GE just announced that it no longer make or sell compact fluorescent lamp (CFL) lightbulbs in the US. The company will wind down the manufacturing of CFL bulbs over the course of the years, and it will begin to shift its focus on making the newest and most energy-efficient lightbulbs — LEDs.
This is good news for a few reasons. Figuring out exactly which one to buy can be a pain: Incandescent bulbs are cheap, but burn out easily. CFL bulbs, the weird curly things that've become popular in recent years, are also brighter and last longer. However, they take long to warm up and use poisonous chemicals like mercury to generate light. LEDs last the longest and use the least amount of energy, but they're the most expensive. Now, thanks to General Electric, there might be some relief next time you're shopping for bulbs.
The company cited several reasons for making the shift towards the superior LED technology — namely, the price has finally dropped to a reasonable value. Although LEDs are still more expensive than both incandescent and CFL lightbulbs, the benefits greatly outweigh the extra cost that is no more than a dollar per lightbulb. GE said that the LED's instant brightness, ability to change colours, and connectivity are a few other reasons why it will no longer produce CFL lightbulbs.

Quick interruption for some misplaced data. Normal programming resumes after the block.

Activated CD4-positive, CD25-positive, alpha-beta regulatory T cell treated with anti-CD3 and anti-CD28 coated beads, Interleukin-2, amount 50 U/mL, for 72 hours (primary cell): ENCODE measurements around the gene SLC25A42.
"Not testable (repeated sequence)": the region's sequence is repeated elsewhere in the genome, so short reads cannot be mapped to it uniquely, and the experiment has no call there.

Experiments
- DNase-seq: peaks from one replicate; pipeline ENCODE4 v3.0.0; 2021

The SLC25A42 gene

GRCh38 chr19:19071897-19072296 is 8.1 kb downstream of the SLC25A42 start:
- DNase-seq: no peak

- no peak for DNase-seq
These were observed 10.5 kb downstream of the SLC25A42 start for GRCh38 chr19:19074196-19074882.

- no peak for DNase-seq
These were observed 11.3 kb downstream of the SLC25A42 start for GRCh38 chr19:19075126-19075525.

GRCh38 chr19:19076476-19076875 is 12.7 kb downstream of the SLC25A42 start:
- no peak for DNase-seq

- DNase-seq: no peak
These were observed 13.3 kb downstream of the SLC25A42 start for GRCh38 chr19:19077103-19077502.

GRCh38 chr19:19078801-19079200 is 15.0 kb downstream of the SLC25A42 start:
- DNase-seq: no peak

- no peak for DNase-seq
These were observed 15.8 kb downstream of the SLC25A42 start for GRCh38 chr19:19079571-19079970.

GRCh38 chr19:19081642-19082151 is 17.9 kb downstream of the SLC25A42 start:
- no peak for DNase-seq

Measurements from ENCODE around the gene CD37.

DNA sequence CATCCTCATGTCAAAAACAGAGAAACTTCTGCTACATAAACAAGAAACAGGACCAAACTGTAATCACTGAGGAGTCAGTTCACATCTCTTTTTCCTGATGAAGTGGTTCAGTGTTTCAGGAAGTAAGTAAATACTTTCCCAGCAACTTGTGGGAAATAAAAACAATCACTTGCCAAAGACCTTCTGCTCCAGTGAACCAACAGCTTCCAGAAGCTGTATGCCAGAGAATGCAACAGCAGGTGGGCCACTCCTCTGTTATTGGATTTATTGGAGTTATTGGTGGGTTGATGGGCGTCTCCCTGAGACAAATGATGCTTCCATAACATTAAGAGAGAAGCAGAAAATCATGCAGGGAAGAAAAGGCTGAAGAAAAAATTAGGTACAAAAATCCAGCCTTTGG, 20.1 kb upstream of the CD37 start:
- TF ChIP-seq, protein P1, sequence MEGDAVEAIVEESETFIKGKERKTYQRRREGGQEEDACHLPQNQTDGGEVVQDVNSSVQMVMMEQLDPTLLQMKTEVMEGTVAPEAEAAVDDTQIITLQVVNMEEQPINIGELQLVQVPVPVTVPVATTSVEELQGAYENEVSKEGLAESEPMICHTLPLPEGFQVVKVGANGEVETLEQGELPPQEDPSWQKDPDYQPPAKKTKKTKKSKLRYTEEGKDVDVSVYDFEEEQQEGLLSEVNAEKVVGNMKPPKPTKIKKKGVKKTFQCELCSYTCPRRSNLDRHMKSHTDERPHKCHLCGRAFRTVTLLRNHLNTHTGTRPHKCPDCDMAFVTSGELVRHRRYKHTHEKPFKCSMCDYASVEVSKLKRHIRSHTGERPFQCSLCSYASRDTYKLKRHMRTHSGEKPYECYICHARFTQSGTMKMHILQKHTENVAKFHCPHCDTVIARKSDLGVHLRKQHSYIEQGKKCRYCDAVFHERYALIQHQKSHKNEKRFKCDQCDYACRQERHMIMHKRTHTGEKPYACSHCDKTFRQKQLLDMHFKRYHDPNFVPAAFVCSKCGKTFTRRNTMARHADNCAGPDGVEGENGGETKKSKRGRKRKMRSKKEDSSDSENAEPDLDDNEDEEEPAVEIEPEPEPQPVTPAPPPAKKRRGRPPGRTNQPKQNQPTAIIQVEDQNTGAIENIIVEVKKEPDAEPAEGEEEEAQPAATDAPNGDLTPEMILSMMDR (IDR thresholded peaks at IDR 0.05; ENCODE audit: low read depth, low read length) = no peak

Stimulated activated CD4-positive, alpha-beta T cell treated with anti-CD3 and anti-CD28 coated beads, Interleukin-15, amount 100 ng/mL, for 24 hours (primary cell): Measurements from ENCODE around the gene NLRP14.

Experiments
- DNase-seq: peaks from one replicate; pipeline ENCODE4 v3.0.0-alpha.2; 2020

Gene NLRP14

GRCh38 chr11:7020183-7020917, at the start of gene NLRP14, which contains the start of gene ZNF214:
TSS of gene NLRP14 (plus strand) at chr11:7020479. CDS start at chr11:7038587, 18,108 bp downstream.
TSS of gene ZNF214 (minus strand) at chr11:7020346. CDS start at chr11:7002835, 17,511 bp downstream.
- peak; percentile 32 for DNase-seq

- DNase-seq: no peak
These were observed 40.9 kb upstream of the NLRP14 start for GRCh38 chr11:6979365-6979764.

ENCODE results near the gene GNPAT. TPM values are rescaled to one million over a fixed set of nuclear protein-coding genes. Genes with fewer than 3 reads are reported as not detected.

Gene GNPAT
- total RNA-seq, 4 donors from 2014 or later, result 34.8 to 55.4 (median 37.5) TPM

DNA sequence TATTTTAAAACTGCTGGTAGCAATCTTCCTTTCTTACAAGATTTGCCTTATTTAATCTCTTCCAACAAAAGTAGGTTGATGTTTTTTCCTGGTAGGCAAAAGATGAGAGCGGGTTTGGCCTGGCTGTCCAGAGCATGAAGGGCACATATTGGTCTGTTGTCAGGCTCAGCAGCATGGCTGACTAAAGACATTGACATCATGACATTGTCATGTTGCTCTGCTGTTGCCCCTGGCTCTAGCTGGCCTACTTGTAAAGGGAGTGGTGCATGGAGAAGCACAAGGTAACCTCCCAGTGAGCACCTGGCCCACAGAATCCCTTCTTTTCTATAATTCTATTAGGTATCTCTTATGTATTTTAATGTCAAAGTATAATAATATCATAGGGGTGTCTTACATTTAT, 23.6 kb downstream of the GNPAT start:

LED lightbulbs could also serve as a trojan horse to the smart home. Every LED lightbulb includes a circuit board. That board can be used to power low-wattage accessories like Bluetooth antennas, Wi-Fi antennas, and in the near future, it could be used to power a fleet of sensors that communicate with each other and help monitor your home. GE entered the low-cost connected LED bulb a couple years ago with the futuristic-looking Link bulb and recently expanded its offerings with a new line of bulbs, C by GE, that adjust based on the time of day in order to help regulate your body's melatonin levels.
"We're going to make LEDs more accessible, and we'll start using lightbulbs for more than just lighting," said GE global commercial marketing manager Steve Pepe. "We think that lightbulbs will be able to sense or hear. They can be nodes throughout your house."
The low amount of power that a lightbulb socket generates can actually play a critical role in future homes where everything is connected. GE's Link lightbulbs include a Wi-Fi antenna and only draw an average of 11 watts, which is still significantly down from 60 watts that an incandescent uses. As computer technology gets more energy efficient, LED lightbulbs could actually be the a powerful source of information. Let's just hope that it's better than the first generation of smart home products.
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